State errors unfairly cast some dads as deadbeats
A divorced father with three children, Mike Bannister of Chicago has always paid his child support on time. But when Illinois, like other states, adopted a new collection system last fall, problems began. For three months Mr. Bannister's former wife got none of the money deducted from his paychecks.Skip to next paragraph
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When he called the agency to report the problem, he says, it gave him "the runaround."
It's a familiar story. Since states switched to the new system in October, a growing number of parents who make child-support payments have complained of billing errors.
While such mistakes pose an obvious hardship for divorced families, they also take an emotional toll on the paying parent, usually fathers. Some say the errors are further stigmatizing these men, who worry that they're being wrongly slapped with the label of "deadbeat dad." So widespread are the problems that yesterday, divorced parents and supporters staged protests at 160 sites in 35 states, carrying signs that read: "Stop child support agency errors" and "I'm a dad, not a wallet."
"All we want is that agencies be held accountable," says Diann Thompson, executive director of the American Coalition for Fathers and Children, organizers of the protest. "There's so much documented evidence of these errors, and yet nothing is done."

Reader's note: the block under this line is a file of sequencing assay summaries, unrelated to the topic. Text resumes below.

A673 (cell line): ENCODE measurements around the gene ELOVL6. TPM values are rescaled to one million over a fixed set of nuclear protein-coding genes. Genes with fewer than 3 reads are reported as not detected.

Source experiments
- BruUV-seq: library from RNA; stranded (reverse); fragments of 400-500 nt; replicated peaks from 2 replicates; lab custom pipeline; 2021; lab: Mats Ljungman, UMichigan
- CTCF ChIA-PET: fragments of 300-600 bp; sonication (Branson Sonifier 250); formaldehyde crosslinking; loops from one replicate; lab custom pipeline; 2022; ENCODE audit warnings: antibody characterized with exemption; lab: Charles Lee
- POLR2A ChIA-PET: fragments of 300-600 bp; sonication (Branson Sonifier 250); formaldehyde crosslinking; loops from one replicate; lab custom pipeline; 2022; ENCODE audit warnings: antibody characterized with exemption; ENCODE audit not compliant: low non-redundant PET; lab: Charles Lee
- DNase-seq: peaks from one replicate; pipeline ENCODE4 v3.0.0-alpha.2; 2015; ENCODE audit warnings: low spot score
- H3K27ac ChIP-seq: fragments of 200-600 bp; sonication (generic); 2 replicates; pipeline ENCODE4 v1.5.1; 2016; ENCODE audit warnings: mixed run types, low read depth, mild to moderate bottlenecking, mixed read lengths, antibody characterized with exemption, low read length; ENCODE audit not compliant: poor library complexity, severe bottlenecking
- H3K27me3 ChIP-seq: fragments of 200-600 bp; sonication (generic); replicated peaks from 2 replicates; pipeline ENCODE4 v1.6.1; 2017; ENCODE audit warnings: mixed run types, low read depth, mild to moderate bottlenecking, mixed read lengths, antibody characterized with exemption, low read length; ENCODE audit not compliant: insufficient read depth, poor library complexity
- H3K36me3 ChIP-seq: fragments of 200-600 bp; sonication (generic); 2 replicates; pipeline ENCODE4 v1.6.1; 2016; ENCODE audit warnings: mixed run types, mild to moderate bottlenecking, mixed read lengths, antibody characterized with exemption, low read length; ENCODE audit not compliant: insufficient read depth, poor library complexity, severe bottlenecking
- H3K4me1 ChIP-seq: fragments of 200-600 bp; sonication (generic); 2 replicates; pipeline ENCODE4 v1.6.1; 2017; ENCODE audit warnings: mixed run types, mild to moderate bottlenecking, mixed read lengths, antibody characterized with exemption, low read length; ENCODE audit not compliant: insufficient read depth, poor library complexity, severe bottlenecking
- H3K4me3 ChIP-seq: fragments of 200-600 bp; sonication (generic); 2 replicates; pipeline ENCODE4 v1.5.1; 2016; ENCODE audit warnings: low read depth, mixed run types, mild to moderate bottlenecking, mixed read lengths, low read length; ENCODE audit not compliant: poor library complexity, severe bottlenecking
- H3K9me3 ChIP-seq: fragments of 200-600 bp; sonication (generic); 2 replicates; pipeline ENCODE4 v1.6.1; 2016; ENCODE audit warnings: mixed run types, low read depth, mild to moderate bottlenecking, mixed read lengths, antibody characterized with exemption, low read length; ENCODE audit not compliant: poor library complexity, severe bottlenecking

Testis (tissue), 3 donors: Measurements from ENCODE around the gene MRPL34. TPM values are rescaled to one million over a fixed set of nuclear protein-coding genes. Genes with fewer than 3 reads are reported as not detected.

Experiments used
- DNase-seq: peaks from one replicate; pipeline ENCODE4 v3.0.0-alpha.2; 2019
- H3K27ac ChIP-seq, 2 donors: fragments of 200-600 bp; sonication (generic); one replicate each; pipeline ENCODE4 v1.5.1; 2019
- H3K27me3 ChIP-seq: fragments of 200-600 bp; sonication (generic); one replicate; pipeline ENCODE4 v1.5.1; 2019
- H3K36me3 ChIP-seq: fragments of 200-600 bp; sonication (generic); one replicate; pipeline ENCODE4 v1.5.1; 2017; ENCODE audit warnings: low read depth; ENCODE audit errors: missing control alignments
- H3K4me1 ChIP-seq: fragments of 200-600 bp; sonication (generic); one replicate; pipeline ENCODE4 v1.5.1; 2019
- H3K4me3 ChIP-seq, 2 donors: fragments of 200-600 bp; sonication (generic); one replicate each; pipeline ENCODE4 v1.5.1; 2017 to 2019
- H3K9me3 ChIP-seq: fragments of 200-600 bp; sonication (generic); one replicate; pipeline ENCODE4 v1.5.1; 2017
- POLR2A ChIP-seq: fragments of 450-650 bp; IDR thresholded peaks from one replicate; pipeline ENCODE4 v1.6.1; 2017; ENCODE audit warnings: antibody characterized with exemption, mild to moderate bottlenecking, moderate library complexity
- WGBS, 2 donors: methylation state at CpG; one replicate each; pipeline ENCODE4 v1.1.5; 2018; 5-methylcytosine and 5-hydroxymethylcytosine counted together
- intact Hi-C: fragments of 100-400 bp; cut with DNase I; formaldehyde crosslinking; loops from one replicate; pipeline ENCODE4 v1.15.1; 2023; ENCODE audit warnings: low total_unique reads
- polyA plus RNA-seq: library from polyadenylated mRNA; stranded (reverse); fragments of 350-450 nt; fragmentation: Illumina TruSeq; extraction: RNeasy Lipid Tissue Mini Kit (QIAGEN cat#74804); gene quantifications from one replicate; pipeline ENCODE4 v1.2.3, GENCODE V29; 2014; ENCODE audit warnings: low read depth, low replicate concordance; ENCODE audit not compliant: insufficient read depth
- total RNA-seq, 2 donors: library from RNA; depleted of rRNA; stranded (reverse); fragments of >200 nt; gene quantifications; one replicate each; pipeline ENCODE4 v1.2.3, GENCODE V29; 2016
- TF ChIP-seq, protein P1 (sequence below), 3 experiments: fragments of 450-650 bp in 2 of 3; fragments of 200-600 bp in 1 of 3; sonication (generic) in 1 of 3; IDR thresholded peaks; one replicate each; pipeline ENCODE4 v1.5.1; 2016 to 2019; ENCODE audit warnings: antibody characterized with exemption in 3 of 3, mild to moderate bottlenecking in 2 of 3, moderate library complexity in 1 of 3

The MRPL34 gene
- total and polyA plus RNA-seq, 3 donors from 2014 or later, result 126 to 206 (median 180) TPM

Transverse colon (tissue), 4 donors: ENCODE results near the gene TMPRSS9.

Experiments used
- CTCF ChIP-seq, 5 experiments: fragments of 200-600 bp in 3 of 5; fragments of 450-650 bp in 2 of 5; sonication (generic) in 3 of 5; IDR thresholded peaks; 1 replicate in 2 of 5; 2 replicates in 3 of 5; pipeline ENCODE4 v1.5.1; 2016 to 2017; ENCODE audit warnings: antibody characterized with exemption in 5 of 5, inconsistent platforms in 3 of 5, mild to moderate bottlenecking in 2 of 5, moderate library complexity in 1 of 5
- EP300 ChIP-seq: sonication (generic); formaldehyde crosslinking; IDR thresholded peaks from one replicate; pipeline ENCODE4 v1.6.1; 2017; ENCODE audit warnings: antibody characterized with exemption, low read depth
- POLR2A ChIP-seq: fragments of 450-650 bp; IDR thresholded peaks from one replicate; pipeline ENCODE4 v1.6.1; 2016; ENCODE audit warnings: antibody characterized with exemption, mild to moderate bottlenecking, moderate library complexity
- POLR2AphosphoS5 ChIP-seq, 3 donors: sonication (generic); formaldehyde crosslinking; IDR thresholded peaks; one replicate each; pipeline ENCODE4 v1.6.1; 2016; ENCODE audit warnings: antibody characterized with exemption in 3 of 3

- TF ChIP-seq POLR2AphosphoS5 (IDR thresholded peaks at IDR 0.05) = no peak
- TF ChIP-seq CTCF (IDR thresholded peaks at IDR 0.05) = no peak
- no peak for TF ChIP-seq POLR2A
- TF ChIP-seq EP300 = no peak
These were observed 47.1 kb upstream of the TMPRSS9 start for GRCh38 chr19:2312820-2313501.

In some cases, like Bannister's, money never gets to the parent with the child, usually the mother. Other times she receives the money, but the states have no record that the payment was made. Sometimes an angry mother, deprived of money she needs for food and rent, denies her former husband visitation with the children, even though the situation is not his fault.
In a study released Aug. 8 by the coalition, 55 percent of child-support payers say they have experienced billing errors by a child-support agency. Among those who tried to get the agency to fix the error, 61 percent were unsuccessful. In 43 percent of cases, the payer had been subjected to punitive measures as a result of a billing error, such as having cars booted or assets seized.
Federal law mandated the changes in the collection system. According to the law, states had to set up centralized clearinghouses to replace old structures for collection and dispersal. Many states, like Illinois, previously moved the payments though county courts.
"The system was not broken, and we tried to fix it," says Joel Kagann, clerk of the circuit court for DuPage County. "The problem with child support is not the collection and distribution system. The problem is the enforcement" - getting nonpayers to pay, he says. "Once they're paying, the monies being collected were properly and efficiently being distributed by the clerks of the court."
Others agree, saying the US would spend its money more efficiently if it just focused on policing parents who miss their payments.